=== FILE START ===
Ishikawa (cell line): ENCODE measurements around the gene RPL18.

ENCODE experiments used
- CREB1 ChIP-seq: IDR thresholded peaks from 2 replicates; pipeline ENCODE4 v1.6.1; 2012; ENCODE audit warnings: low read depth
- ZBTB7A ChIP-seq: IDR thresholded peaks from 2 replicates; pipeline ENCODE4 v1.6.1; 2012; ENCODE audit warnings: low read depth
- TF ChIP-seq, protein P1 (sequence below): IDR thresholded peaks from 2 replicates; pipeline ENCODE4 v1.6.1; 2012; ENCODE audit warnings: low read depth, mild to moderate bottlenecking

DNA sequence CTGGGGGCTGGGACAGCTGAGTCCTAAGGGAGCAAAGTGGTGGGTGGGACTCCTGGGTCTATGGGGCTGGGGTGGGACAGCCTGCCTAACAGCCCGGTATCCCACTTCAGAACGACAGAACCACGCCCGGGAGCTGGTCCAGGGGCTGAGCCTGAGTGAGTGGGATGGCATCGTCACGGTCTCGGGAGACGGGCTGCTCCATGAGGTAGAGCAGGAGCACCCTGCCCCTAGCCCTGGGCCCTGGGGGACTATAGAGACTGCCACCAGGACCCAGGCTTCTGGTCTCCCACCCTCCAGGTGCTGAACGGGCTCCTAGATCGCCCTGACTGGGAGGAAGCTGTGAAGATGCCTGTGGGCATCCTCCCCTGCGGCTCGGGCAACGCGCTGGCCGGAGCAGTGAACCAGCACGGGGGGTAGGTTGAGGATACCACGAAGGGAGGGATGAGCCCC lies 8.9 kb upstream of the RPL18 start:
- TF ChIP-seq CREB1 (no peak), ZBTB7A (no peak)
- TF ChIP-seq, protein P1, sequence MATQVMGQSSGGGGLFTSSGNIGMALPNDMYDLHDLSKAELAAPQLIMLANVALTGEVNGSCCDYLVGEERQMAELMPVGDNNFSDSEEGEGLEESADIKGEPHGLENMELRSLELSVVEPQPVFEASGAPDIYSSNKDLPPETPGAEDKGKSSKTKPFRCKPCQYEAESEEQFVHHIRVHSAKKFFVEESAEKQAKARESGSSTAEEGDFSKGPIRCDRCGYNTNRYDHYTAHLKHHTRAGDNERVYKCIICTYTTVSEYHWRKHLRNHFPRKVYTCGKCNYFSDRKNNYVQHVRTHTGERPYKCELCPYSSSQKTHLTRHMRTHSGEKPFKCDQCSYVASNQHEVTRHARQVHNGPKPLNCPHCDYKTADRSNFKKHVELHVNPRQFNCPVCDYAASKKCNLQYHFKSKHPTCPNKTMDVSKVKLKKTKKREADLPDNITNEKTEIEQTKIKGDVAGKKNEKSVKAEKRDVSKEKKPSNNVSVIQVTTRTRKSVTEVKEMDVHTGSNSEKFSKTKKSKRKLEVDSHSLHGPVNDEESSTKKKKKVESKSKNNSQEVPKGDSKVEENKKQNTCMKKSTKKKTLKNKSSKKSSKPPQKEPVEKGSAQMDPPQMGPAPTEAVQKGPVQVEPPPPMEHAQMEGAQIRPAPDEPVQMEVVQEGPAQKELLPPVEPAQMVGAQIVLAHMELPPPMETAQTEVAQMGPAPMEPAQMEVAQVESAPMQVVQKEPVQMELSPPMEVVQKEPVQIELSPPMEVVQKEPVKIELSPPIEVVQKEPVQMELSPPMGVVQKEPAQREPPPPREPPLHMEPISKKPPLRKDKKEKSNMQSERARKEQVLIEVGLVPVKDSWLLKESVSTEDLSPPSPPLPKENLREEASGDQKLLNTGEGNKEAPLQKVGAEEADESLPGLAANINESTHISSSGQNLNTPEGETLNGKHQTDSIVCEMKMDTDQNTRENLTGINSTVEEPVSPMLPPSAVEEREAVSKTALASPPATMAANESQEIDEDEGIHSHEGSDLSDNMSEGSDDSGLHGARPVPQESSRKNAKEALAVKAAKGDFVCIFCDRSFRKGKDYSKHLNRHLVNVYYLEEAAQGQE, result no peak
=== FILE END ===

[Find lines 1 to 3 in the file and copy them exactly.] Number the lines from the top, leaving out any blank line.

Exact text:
Ishikawa (cell line): ENCODE measurements around the gene RPL18.

ENCODE experiments used
- CREB1 ChIP-seq: IDR thresholded peaks from 2 replicates; pipeline ENCODE4 v1.6.1; 2012; ENCODE audit warnings: low read depth